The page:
I don't even remember specifically what we did after that, but the rest of that evening and all day Christmas Day involved lots of relaxing in our pajamas, eating leftovers and enjoying each other's company.  It was a cozy, intimate, relaxing Christmas for two.  I can't wait to do it again this year!

We're contemplating a pregnancy, so next year may be another new Christmas experience for us.

Thursday, December 10, 2009

A Win for All Men

From this news story:

A group of white firefighters who persuaded the U.S. Supreme Court to sanction their promotions over black colleagues are receiving their new badges Thursday in a ceremony that provides symbolic recognition of their victory.

That's not quite what they did. They did not want their promotions over the promotions of black firefighters. They wanted their promotions because they fulfilled the requirements to get those promotions. They wanted the promotions based on their merits.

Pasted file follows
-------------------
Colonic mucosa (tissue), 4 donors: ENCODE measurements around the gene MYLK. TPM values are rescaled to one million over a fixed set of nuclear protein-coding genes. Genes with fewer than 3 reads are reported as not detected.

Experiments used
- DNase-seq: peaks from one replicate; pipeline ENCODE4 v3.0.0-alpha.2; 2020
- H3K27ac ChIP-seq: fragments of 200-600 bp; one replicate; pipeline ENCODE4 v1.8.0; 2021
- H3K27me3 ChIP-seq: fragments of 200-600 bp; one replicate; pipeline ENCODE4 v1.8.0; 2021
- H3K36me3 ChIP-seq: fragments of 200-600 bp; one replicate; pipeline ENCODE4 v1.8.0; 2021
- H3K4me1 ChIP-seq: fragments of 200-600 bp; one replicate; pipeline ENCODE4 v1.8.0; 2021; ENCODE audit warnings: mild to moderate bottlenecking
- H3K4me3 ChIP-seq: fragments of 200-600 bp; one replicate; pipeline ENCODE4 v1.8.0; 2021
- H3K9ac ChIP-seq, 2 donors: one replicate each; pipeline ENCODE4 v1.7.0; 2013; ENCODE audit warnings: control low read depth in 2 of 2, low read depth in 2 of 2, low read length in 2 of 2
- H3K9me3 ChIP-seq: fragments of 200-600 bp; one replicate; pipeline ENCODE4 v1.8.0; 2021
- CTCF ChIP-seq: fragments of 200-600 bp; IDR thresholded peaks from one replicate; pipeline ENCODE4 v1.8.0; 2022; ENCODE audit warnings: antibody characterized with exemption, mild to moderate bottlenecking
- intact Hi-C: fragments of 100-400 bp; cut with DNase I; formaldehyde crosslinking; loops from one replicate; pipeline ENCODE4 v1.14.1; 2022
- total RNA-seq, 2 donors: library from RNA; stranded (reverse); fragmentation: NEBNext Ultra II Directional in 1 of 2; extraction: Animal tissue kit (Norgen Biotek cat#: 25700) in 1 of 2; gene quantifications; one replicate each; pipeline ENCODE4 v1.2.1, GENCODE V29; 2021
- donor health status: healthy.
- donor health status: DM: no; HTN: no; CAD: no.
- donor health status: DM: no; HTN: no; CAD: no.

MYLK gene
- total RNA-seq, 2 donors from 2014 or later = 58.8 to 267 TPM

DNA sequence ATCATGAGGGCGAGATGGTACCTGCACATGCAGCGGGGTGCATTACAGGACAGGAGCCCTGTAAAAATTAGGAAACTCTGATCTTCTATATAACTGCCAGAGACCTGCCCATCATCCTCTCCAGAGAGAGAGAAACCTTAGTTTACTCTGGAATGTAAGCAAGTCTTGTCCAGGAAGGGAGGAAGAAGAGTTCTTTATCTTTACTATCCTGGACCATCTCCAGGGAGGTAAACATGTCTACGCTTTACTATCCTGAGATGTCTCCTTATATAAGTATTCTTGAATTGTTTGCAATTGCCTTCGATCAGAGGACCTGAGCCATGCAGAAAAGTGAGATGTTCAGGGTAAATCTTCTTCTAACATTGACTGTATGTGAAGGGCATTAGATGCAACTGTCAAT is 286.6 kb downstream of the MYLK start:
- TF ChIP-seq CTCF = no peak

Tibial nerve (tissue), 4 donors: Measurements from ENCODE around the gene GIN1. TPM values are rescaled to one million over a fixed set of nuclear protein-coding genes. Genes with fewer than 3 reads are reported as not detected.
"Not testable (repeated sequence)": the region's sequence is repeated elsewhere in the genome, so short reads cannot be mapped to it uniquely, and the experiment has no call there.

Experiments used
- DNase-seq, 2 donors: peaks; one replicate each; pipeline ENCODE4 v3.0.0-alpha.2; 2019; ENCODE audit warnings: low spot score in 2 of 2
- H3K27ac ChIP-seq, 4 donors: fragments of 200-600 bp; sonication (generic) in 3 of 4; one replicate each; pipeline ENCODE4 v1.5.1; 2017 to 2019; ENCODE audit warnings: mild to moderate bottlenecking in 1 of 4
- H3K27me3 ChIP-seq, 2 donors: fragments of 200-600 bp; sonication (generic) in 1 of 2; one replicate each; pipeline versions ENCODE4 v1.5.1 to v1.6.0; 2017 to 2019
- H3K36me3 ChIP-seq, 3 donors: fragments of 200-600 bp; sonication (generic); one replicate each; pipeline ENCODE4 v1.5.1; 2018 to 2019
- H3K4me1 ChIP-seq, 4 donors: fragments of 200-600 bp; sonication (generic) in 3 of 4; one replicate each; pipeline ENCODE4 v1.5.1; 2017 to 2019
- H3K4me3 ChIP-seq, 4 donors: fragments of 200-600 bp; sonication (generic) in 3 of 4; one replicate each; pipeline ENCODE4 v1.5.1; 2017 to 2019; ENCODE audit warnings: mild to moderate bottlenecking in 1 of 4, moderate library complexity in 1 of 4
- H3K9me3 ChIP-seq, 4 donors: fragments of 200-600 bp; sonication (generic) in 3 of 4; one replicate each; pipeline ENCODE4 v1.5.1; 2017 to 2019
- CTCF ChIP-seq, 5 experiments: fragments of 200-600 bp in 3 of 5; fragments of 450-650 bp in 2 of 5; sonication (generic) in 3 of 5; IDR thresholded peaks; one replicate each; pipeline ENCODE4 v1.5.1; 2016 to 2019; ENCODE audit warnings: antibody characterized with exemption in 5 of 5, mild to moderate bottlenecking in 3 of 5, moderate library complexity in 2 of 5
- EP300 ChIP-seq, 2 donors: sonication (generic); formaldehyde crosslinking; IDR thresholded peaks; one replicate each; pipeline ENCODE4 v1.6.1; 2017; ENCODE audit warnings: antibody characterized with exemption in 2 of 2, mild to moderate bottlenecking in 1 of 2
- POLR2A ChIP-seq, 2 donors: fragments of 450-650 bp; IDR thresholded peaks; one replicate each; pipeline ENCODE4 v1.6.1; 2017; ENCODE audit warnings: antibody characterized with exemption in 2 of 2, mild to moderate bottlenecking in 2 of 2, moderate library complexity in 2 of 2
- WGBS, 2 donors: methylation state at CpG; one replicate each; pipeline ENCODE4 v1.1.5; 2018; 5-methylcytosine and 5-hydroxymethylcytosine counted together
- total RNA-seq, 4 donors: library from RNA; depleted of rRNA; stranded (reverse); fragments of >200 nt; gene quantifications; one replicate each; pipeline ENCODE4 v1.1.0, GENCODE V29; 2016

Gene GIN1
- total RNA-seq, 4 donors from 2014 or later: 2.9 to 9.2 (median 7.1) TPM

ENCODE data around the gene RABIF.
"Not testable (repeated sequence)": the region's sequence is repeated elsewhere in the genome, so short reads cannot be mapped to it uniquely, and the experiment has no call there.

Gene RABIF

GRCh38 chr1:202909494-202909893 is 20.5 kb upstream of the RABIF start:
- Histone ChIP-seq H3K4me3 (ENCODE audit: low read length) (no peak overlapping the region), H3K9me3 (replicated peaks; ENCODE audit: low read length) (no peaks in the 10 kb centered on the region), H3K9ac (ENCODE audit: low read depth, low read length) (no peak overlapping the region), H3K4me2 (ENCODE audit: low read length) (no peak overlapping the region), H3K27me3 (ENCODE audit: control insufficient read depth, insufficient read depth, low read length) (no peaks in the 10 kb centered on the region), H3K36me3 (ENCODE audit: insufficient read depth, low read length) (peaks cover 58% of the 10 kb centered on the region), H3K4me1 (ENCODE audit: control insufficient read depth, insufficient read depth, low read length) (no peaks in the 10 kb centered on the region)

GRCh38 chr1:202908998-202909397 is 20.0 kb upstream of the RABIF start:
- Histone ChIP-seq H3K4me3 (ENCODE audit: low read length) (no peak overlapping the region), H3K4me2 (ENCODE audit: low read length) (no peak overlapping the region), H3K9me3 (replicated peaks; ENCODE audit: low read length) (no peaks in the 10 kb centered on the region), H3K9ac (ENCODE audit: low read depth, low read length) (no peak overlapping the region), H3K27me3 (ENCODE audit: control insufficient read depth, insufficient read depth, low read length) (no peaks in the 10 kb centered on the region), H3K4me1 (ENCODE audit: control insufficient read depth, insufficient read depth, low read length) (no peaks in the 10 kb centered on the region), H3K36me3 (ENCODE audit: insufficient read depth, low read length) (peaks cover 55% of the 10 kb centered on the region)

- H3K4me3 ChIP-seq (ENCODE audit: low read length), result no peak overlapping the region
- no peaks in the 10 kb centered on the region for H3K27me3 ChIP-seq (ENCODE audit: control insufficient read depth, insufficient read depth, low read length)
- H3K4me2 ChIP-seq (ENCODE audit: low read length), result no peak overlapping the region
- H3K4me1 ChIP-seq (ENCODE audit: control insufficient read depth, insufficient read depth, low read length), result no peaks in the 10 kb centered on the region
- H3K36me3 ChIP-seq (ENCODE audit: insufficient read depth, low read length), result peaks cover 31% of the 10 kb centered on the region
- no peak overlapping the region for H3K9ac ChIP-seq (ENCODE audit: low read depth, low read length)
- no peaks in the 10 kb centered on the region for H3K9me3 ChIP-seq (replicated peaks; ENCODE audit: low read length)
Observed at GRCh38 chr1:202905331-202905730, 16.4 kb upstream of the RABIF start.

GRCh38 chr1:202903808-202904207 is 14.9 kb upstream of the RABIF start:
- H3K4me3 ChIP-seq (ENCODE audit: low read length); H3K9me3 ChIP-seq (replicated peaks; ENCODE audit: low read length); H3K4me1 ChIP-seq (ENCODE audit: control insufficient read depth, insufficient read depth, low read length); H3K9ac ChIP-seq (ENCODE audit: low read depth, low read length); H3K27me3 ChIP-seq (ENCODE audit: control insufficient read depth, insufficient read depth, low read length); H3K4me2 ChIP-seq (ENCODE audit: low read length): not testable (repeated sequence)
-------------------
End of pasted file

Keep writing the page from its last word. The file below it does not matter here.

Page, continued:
The firefighters were told to take a test and fulfill other requirements in order to get promotions. Some firefighters met those requirements, others did not. The ones that passed are now getting the badges they earned, regardless of their skin color, ethnicity or sex.

After posting the above link on my Facebook page, a friend linked me to the very inspirational story of Ben Vargas. Lieutenant Vargas was the only non-white to pass the exam given by the fire department. From his story:

Lieutenant Vargas decided to follow the path of an older friend, John Marquez, whom he looked up to. Mr. Marquez had worked his way out of the neighborhood by joining the Fire Department.

“I used to tell him, ‘You know where I came from — if I can make it, anyone can,’ ” Mr. Marquez, now a deputy chief in the department, said in an interview. “ ‘But don’t expect anything to be handed to you. Work for it.’ ”